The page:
Working from home: tips from an Osteopath
With everything that’s going on in the world at the moment, many people now find themselves having to work from home. For some, this may have been an easy transition, but for many people it is proving to be quite challenging.
Not everyone is lucky enough to have a perfect ergonomic set up ready for them at home. Many people are having to set up their ‘office’ on the kitchen or dining table, or couped up in their bedroom. As a result, we are starting to see an increase in work-related aches and pains.
Here are a few of our tips to help you improve your desk set up, avoid injuries and pain, and be more productive at home:
Ergonomic workstation set up
Considering you may be spending up to 8 or 9 hours a day at your desk, it is super important to make sure you have an optimal workstation set up. Here are 6 key focuses for setting up your desk:
Back rest should be slightly reclined to about 10-20 degrees. If you’re lucky enough to have an adjustable desk chair, great! If not, you may need to use pillows or towels behind your back to get the angle right.
Try and pick a chair that supports your whole spine, avoid chairs with a short backrest if possible.
Forearms should be parallel with the desk height. If you’re unable to adjust your desk or chair height, you may need to sit on some pillows to achieve this one.
Distance to the screen should be approximately one arm’s length. This is easy if you’ve got a monitor, but if using a laptop it may be a good idea to get a separate mouse and keyboard so you can move your screen arm’s length away and elevate it to the right height.
The top third of your screen should be roughly at eyelevel. If you need to elevate your screen try using things that you already have in the house, like books or boxes.
Thighs should be parallel to the floor with the knees at right angles and feet supported. Books can come in handy again here if you need a foot rest to get into this position.
Movement is medicine
If you are finding that things are getting very tight and achy since being in isolation, try incorporating more movement into your day. This may mean going for a walk around the block during your lunch break. Or doing some gentle stretches and mobility exercises throughout the day.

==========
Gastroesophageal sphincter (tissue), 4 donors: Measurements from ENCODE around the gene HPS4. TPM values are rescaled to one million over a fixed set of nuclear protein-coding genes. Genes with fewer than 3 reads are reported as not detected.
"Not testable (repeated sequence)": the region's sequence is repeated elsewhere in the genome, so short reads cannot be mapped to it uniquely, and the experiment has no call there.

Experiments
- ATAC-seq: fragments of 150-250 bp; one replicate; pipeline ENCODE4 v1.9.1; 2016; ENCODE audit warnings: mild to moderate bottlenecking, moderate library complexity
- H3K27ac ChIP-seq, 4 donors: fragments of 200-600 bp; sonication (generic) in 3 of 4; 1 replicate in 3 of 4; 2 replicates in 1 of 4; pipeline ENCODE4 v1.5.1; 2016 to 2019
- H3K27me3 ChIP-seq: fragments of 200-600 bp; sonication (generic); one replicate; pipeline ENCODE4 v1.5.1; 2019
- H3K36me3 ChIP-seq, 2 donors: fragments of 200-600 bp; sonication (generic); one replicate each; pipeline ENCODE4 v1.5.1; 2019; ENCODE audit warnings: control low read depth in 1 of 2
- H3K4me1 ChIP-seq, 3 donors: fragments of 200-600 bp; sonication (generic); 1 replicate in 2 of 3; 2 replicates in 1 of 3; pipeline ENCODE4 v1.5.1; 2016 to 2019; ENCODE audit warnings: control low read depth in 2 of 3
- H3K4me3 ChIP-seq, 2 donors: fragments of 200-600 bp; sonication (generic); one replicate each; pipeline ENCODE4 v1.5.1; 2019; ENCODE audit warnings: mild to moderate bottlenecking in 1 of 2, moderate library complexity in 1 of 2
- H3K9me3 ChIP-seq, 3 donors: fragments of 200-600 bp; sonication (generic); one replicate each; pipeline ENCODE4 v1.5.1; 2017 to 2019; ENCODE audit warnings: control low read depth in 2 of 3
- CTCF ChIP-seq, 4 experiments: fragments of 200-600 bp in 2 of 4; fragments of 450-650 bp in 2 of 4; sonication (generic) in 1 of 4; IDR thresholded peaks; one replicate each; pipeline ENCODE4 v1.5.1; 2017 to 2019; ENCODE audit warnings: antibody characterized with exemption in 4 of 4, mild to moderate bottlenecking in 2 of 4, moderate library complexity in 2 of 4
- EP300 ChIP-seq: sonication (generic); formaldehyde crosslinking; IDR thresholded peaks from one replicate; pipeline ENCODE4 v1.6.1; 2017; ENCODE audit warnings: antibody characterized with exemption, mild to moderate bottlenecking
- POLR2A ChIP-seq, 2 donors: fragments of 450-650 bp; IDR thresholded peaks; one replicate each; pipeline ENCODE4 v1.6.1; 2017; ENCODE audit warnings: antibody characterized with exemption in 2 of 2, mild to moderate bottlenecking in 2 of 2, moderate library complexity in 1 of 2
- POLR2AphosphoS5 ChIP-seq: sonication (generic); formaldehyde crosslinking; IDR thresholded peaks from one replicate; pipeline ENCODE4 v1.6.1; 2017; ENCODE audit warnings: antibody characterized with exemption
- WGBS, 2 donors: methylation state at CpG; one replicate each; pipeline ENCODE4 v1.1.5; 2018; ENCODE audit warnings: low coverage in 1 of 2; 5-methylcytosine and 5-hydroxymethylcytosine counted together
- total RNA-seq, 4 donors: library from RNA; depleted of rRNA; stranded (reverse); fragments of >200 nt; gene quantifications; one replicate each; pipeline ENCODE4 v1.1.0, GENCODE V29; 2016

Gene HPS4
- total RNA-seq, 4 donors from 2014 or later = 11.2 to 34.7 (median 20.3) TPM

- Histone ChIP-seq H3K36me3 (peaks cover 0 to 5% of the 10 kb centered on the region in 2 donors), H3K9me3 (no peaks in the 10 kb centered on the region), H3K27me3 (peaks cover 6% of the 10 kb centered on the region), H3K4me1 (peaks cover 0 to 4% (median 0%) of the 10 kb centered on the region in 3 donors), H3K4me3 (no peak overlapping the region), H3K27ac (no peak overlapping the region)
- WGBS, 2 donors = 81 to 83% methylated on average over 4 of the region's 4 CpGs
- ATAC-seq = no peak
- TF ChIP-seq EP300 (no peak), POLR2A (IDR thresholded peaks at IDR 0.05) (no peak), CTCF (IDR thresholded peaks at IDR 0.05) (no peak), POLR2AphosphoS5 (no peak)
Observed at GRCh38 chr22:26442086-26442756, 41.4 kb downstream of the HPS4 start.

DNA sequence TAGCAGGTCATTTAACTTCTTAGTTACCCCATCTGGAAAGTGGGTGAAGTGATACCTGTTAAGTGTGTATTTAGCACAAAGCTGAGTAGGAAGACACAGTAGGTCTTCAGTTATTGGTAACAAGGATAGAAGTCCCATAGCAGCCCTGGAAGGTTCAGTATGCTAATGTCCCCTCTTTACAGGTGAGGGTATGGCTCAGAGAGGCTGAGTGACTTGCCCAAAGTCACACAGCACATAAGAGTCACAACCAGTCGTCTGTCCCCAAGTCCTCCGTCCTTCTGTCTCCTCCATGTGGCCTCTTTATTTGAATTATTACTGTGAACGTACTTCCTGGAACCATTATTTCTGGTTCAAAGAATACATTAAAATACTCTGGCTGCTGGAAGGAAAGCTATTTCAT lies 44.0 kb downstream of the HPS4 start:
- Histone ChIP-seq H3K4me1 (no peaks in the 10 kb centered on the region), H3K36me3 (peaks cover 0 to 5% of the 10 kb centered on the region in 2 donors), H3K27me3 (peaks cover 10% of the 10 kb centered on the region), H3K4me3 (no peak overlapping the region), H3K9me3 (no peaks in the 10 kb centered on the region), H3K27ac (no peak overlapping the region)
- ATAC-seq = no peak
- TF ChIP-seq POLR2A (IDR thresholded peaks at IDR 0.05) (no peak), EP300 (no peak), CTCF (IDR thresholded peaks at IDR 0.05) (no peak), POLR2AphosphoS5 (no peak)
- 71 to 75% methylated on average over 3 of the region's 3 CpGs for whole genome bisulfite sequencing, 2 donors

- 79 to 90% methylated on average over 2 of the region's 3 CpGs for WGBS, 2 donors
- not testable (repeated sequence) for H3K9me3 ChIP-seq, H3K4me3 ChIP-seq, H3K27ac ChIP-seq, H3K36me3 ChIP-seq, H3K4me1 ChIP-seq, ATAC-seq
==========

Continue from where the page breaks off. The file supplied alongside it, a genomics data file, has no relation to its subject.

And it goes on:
Even with the perfect desk set up, sitting in a chair for hours on end is likely to cause pain at some point- try setting a reminder every 30 minutes to get up and move, even if it’s just a trip to the fridge or the toilet.
When it hits 5pm and your work is done for the day, avoid moving straight from the desk chair onto the couch (I know it’s tempting). Try getting in a little workout, or some yoga, or a walk, or basically whatever form of movement you enjoy!
This is a very stressful time for everyone, and stress has a number of negative impacts on our mind and our body. Now more than ever, it is important to take the time to manage your stress and look after your mental health. Stress relief looks different for everyone- maybe it’s a sweaty workout, or a gentle walk, or listening to music, or taking a long bath. Whatever it is, find what works for you, and make it a priority in your day. Our tips for relieving stress are:
- Getting a good night sleep (aim for 7-8 hours)
- Exercise regularly (find a form of exercise you actually enjoy)
- Get outside at least once a day
- Give mediation, breathing exercises, or yoga a try
Stress often amps up our body’s pain signals, so if you’re experiencing more pain than normal during this time, try using some of these strategies to reduce stress levels.
Hopefully some of these tips help to make working from home a little more comfortable. But, if you are struggling with any aches and pains and need some advice please give us a call, we’d be happy to help!
- Samantha Shelley